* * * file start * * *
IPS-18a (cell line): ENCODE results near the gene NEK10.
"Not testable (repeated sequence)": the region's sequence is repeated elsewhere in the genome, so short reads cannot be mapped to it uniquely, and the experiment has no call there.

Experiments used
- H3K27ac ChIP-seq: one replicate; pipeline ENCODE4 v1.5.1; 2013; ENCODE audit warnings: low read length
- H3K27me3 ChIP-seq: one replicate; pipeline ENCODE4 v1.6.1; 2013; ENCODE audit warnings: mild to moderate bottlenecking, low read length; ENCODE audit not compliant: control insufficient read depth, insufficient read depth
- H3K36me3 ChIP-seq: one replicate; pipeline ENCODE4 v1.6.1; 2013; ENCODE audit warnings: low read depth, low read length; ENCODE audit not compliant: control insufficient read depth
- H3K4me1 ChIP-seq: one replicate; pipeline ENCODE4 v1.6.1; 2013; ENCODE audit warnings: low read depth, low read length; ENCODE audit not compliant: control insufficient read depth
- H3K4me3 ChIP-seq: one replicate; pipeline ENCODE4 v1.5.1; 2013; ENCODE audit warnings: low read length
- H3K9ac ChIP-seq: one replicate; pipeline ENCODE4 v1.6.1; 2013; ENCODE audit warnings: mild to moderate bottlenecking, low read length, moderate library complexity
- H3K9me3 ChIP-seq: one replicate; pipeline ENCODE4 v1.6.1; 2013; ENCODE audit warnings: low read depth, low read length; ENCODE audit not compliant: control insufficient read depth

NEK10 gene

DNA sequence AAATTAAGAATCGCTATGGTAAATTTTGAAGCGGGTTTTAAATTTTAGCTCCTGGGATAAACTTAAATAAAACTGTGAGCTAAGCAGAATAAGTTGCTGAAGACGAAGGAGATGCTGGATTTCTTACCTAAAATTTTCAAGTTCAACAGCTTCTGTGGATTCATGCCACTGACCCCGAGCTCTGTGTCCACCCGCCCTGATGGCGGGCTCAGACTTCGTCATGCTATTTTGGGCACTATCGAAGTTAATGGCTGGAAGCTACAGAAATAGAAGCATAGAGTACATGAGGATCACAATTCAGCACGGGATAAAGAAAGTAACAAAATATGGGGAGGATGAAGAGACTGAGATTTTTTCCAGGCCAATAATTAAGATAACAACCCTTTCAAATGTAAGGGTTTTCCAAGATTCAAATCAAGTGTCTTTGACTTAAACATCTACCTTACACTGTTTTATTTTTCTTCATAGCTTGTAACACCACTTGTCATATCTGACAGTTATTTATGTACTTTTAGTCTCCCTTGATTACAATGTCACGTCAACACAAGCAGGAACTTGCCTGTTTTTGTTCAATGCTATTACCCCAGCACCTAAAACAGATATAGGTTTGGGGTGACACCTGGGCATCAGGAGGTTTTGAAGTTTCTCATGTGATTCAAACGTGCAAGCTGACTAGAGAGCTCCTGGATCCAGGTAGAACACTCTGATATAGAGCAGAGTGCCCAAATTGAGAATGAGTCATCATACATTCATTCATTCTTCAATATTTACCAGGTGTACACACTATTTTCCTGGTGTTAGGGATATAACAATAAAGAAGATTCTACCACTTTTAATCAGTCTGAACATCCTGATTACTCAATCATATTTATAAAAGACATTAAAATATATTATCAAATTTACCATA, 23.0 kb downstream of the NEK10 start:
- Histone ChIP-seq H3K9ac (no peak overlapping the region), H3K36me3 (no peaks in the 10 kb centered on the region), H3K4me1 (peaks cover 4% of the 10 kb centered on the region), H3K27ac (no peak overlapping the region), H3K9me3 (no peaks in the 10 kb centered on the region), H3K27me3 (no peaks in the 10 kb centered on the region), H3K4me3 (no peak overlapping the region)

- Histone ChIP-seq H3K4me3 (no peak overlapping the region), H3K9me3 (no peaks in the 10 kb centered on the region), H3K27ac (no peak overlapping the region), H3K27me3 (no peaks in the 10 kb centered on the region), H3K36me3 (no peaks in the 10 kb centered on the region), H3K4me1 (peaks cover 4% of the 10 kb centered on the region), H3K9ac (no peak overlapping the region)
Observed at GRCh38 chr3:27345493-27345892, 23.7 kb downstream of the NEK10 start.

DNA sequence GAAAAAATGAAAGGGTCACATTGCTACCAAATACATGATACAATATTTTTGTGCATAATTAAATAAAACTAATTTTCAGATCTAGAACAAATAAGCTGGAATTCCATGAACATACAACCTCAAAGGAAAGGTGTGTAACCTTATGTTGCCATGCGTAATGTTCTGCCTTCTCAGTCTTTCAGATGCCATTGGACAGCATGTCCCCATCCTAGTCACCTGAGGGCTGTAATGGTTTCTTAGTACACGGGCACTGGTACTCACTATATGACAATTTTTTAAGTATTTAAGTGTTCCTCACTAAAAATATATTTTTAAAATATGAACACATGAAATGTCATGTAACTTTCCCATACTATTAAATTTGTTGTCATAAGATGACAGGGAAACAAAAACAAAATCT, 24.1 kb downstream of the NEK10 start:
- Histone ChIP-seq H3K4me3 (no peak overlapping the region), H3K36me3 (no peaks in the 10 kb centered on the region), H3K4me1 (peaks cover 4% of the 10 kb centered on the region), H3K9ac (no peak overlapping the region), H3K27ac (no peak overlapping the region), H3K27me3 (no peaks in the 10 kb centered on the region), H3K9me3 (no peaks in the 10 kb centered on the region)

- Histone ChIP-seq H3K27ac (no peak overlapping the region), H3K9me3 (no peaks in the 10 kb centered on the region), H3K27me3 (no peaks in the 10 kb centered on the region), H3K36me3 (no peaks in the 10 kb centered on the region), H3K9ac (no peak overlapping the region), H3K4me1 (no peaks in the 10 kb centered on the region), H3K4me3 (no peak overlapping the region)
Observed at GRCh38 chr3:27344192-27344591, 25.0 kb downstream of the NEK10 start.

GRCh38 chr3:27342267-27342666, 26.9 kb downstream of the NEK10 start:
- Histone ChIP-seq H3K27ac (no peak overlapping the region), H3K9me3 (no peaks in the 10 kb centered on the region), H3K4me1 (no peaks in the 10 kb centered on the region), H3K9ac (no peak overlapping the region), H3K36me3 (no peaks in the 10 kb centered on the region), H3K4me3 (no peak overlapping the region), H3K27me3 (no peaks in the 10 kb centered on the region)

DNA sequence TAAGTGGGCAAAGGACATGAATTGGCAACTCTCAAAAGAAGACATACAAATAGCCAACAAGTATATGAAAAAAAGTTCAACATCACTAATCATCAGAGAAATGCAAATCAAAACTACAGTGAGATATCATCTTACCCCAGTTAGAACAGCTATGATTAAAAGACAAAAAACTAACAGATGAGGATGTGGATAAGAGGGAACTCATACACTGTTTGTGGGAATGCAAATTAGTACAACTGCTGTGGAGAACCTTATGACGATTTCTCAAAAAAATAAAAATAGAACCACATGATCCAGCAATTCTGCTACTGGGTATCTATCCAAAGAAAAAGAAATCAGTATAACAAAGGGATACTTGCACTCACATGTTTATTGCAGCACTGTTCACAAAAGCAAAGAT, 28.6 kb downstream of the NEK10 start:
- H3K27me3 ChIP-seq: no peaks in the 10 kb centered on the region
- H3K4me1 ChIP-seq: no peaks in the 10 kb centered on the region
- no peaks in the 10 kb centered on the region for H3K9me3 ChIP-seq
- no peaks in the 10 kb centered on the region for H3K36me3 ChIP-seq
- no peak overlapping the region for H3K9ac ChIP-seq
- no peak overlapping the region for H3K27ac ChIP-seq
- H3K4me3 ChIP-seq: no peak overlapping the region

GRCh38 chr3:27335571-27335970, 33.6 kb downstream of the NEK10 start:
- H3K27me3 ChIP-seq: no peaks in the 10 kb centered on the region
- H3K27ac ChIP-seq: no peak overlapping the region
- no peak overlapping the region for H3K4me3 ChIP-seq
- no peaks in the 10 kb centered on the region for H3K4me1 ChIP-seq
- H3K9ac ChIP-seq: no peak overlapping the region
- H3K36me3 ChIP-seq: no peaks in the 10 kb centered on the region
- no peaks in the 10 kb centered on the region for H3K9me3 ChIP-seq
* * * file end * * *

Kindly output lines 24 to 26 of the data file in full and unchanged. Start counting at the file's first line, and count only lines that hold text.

- H3K4me1 ChIP-seq: no peaks in the 10 kb centered on the region
- no peaks in the 10 kb centered on the region for H3K9me3 ChIP-seq
- no peaks in the 10 kb centered on the region for H3K36me3 ChIP-seq